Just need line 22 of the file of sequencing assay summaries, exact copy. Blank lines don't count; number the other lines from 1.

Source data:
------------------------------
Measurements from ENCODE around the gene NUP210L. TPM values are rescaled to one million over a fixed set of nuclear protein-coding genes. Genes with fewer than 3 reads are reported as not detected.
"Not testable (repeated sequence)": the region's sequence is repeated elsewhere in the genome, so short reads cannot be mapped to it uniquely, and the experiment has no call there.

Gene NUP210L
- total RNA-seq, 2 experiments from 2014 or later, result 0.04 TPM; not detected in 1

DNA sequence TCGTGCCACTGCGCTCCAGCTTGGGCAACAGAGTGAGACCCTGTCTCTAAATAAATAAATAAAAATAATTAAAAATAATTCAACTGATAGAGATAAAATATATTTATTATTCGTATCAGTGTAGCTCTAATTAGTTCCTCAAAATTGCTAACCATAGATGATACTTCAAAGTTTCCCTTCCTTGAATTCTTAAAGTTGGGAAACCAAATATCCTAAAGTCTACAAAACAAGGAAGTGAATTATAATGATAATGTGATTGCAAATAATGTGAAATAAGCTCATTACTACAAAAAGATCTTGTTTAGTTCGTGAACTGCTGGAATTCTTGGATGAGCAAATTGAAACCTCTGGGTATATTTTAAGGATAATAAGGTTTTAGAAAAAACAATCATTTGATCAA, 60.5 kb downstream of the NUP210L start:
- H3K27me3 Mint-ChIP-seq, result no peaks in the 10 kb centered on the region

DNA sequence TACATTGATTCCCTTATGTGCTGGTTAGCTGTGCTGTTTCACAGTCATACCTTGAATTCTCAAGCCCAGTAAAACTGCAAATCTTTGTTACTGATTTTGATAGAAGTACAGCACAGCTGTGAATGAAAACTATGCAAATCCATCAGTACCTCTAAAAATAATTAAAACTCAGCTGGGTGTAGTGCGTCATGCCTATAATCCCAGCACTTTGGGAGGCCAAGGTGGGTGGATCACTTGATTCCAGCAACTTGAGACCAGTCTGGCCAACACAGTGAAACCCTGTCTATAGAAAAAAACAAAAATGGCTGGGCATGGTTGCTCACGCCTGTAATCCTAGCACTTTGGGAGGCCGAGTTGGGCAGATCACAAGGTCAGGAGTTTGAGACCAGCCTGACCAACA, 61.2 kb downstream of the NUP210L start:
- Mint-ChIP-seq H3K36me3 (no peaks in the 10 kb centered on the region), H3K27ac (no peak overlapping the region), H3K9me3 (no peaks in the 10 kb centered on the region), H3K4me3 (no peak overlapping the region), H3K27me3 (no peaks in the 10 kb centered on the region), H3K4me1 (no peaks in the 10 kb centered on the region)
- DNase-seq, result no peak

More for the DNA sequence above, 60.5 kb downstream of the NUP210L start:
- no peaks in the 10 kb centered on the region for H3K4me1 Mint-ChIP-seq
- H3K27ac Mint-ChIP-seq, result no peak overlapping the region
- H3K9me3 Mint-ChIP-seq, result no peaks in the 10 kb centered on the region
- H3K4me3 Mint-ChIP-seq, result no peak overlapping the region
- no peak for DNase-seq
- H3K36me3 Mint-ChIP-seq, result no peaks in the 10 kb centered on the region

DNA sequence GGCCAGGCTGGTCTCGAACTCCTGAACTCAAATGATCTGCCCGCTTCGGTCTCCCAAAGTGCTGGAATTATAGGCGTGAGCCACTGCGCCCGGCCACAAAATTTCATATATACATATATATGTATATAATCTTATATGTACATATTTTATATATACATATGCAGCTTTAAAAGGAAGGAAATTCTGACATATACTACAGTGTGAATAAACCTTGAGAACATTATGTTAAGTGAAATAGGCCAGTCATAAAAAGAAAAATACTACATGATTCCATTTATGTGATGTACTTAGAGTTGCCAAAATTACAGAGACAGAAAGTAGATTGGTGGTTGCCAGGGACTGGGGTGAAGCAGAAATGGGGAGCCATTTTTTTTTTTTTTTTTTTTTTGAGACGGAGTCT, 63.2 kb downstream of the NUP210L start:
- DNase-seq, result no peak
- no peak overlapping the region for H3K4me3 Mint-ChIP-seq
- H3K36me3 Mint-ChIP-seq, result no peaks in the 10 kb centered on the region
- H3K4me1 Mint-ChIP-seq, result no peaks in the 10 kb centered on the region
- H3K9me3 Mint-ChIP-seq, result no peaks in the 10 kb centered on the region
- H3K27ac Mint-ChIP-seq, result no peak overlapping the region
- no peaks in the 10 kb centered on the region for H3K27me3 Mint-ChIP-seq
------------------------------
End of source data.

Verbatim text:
- H3K9me3 Mint-ChIP-seq, result no peaks in the 10 kb centered on the region